The tendency of vendors to bundle a whole set of applications together under a single license, or to provide additional features that are rarely, if ever, used, can pad license costs considerably. Again, usage reports drilling down to feature level can highlight unnecessary features. There may be a few users who do need these special features; this is where the costs and benefits of a named license for those users can be evaluated.
6. Idle Licenses – Waiting
The last two wastes relate to human behaviour. The first is common in concurrent user environments; the user checks out the software he wants to use before he actually needs it, for instance, when he goes home, so that it is available in the morning. He could also book out the software, work on it, and then go to a meeting without checking it back into the pool. The ability to identify these “idle” licenses and check them back into the pool is a powerful aid in ensuring that the minimum of licenses need to be purchased to satisfy the maximum number of users. The time lapse when a license is determined to be idle (e.g. 15 minutes) should be clearly indicated in the software policy.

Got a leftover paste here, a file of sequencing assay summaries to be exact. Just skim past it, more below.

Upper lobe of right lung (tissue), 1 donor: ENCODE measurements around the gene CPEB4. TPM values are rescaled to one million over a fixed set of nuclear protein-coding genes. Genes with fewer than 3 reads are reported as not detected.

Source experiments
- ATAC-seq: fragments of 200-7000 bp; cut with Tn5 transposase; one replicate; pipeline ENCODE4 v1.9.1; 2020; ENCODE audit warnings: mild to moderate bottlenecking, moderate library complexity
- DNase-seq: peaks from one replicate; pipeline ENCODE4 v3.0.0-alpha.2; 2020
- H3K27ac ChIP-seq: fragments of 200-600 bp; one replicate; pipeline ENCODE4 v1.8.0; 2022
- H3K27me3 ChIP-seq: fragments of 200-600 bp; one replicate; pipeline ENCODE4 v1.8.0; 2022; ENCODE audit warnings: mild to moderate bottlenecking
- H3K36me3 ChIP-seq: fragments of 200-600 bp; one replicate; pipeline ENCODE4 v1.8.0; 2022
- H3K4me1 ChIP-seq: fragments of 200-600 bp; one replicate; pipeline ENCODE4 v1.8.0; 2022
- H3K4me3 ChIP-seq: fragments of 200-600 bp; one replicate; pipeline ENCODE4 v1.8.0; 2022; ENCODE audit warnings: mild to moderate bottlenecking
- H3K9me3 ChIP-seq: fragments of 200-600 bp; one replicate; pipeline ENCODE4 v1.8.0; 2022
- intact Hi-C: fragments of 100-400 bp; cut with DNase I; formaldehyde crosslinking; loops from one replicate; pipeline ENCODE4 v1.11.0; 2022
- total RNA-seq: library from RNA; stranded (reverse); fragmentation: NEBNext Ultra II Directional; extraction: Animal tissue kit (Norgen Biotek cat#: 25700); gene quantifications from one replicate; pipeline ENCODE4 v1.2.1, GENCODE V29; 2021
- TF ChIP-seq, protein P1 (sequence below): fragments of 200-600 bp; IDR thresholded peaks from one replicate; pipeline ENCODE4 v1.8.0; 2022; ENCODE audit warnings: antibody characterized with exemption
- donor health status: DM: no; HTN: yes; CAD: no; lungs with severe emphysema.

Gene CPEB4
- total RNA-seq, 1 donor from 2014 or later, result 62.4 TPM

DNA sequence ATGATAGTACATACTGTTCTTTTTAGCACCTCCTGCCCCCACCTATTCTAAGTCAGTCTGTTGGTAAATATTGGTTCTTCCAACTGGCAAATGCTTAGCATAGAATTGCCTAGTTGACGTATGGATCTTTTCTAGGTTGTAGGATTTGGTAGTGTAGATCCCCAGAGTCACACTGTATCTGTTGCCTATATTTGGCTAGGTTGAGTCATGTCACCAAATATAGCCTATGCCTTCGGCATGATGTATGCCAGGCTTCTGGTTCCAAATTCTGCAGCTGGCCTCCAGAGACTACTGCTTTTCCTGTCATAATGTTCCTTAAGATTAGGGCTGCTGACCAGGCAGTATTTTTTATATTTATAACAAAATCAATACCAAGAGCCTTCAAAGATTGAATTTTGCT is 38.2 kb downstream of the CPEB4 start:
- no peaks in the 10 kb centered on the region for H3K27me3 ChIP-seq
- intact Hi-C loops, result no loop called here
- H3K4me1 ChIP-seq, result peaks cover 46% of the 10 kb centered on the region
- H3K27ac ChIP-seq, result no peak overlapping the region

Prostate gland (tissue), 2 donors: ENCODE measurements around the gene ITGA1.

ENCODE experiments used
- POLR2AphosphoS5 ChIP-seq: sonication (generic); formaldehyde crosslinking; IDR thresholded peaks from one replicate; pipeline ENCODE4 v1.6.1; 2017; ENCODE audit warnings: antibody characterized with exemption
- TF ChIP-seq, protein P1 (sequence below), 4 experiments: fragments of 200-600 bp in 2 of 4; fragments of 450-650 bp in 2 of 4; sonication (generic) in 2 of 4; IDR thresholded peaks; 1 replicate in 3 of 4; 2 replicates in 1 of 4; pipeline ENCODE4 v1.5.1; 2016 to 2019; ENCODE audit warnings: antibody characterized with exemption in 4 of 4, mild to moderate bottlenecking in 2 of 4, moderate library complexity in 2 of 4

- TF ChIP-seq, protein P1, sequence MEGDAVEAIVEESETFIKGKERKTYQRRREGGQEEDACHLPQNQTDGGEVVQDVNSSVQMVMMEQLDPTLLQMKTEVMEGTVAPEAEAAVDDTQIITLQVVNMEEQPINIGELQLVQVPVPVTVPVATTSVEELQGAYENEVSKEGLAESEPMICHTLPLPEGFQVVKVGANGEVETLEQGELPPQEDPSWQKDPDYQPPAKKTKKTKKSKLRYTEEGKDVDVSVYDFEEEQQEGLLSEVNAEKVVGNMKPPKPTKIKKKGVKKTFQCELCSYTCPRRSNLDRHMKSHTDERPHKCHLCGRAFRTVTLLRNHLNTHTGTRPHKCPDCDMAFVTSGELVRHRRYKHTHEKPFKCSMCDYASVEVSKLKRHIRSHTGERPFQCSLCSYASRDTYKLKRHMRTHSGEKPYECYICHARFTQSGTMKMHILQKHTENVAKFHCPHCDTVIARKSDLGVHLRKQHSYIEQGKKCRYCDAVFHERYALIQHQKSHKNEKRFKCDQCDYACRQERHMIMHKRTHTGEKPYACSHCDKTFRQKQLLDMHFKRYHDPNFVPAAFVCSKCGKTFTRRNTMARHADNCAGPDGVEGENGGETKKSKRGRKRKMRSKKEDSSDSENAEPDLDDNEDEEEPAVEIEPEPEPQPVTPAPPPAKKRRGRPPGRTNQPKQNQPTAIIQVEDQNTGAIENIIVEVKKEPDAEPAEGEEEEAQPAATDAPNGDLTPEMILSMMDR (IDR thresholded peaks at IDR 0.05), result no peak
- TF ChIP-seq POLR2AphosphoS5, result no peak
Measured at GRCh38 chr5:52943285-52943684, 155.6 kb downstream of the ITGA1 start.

7. Pay per Use – Chargebacks
It is ironic that licensing costs of software, such as Solidworks or ArcGIS are often placed squarely in the IT budget, when the main users are not in IT. Without a software tool that can identify actual usage by an individual, group or business unit, it is virtually impossible to extract accurate chargebacks. The ability to charge back usage costs to a business units with documented proof is a powerful tool in reducing software costs, because it is now part of that manager’s budget, and he will take care to ensure there is no abuse of license usage.
OpenLM for a Lean Organization
All of the wastes (or muda, in Japanese) identified above can be mitigated or removed by implementing OpenLM. Even in organizations that use basic software, such as Microsoft Office, license overspend per head is calculated to be $295 on average. In industries that use specialized engineering and software, that per capita excess is much higher, if you consider the cost of a single Catia or Siemens NX license. OpenLM is specifically designed to manage licenses across most of the engineering landscape, which is why we have customers in every field from upstream oil and gas to medical devices using our products to optimize their software usage. Our license managers and administrators are confident that they are getting the best mileage out of their license portfolios, with reports and extracts that prove both economy and efficiency.